My experience as a business leader in a male-dominated industry | Top Universities

My experience as a business leader in a male-dominated industry

By Aisha Khan

Updated July 5, 2023 Updated July 5, 2023

Before embarking on an MBA at Asia School of Business (ASB) in Kuala Lumpur, Amanda Montagner spent several years working in logistics in her native country of Brazil.  

Although she progressed to a supervisor position, she was keen to work on big solutions and find international career opportunities.  

Created in collaboration with the Central Bank of Malaysia and MIT Sloan School of Management (MIT is ranked as the best university in the world according to the QS World University Rankings 2024), ASB is one of the most selective and prestigious business schools in Malaysia.  

Students are taught the same rigorous curriculum as the MBA programme at MIT and benefit from exposure to the Asian business environment. 

Here’s what Amanda had to say about her MBA experience and the impact on her career. 

Understanding cultural differences 


According to Amanda, one of the biggest benefits in studying an MBA is learning to work with colleagues from different cultures.  

“The practical learning element of the MBA, including networking and exposure to different companies, means that you’re learning how to deal with people from different backgrounds. 

“I once had a disagreement with a former classmate of mine during a group project. We were both from engineering backgrounds, but he was adamant that he knew what the best solution was.  

“He was very direct in the way he spoke which I first thought came across as rude, but I realised that he had a different communication style which I wasn’t used to. We were eventually able to find middle ground and understand our cultural differences. Our project ended up with one of the highest scores.”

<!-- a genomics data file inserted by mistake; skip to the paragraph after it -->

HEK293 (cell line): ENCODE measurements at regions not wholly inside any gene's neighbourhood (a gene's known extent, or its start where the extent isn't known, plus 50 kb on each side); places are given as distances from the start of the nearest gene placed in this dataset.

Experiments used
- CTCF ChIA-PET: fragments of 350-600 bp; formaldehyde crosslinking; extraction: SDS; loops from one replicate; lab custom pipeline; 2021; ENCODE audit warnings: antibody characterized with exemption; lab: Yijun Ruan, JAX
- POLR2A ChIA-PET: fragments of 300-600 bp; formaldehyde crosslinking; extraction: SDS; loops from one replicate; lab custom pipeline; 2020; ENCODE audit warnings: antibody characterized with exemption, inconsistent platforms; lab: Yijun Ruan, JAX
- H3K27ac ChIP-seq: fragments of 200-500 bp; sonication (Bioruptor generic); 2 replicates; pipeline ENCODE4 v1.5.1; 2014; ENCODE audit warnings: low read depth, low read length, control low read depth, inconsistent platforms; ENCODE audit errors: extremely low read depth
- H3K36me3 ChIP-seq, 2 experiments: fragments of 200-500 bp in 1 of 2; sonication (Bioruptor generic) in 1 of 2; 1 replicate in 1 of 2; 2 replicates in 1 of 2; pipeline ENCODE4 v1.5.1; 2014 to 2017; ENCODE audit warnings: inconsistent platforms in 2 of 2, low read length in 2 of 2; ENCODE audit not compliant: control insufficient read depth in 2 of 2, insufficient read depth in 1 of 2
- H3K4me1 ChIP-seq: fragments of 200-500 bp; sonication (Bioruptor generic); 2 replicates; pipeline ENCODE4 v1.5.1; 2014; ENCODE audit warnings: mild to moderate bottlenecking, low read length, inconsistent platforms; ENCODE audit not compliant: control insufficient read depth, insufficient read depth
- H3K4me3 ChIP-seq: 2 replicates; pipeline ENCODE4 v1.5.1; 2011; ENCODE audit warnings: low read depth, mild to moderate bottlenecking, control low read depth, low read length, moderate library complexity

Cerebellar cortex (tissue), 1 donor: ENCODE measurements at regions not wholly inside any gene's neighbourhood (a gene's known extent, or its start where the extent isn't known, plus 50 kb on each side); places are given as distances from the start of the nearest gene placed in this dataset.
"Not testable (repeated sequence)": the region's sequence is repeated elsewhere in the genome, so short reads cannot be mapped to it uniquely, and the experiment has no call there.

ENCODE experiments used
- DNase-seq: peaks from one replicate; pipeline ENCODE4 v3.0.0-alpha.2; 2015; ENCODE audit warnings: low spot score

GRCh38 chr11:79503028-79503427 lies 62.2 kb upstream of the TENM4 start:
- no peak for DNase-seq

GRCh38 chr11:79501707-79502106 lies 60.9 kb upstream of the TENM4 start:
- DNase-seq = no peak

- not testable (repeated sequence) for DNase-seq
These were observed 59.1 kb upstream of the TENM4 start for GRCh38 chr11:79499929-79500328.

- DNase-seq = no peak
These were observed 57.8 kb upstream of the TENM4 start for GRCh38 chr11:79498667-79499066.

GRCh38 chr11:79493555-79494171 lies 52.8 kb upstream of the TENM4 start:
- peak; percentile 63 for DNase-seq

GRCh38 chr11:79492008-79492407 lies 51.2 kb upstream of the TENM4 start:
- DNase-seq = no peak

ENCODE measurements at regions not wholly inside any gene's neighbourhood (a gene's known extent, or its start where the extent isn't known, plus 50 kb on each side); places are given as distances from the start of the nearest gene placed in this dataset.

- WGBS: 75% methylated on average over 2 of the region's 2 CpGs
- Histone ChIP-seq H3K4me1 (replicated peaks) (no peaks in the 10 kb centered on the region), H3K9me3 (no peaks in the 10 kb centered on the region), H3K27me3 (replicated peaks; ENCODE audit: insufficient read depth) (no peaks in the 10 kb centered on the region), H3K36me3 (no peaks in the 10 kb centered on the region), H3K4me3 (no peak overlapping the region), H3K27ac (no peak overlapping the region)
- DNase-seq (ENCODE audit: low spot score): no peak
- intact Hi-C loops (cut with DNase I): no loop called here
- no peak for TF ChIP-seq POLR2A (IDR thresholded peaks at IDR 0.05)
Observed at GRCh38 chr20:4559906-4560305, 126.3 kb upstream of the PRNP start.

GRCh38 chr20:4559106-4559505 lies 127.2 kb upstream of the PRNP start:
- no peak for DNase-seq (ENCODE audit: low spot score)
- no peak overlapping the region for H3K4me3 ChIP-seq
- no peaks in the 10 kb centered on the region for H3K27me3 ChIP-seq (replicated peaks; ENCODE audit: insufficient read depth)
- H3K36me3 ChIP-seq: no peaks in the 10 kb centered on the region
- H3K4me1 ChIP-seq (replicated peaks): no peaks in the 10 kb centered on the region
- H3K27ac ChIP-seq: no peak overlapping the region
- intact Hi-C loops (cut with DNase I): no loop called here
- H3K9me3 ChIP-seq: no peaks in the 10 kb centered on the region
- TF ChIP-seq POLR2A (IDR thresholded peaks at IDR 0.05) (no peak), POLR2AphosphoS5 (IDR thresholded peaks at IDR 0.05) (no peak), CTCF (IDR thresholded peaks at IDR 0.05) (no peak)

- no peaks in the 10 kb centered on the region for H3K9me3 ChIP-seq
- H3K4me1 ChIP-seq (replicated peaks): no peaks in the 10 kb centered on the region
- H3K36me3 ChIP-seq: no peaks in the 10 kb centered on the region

When dealing with conflict in a work environment, Amanda recommends trying to see things from the other colleague’s perspective.  

“Whenever conflict crops up, I take a step back and observe the situation without any bias I may have of a particular culture. I try to see the good in everyone without assuming that my colleagues have bad intentions. 

“We had a professor that was particularly harsh at times but after we graduated, she told us she acted that way purposefully in order to help us grow faster. I think in those scenarios, removing that bias is useful as you realise people are not mistreating you.” 

Amanda also recommends immersing yourself in different cultures, especially if you’re studying in a new country or have classmates from around the world. “I tried food from various types of cuisines during my studies. It sounds simple but it’s about being open minded towards other cultures.” 

Battling sexism in the workplace 

Amanda at graduation

A significant challenge throughout Amanda’s career has been gender discrimination. When working in logistics at AB InBev, Amanda’s team was predominantly male, and she often felt she wasn’t taken seriously at times. 

“Inappropriate comments were made about my appearance, for example, but I tried to not let it affect me. It wasn’t until I was promoted and was in charge of 20 men, most of whom were older than me, that I found it really hard to earn respect as a female leader.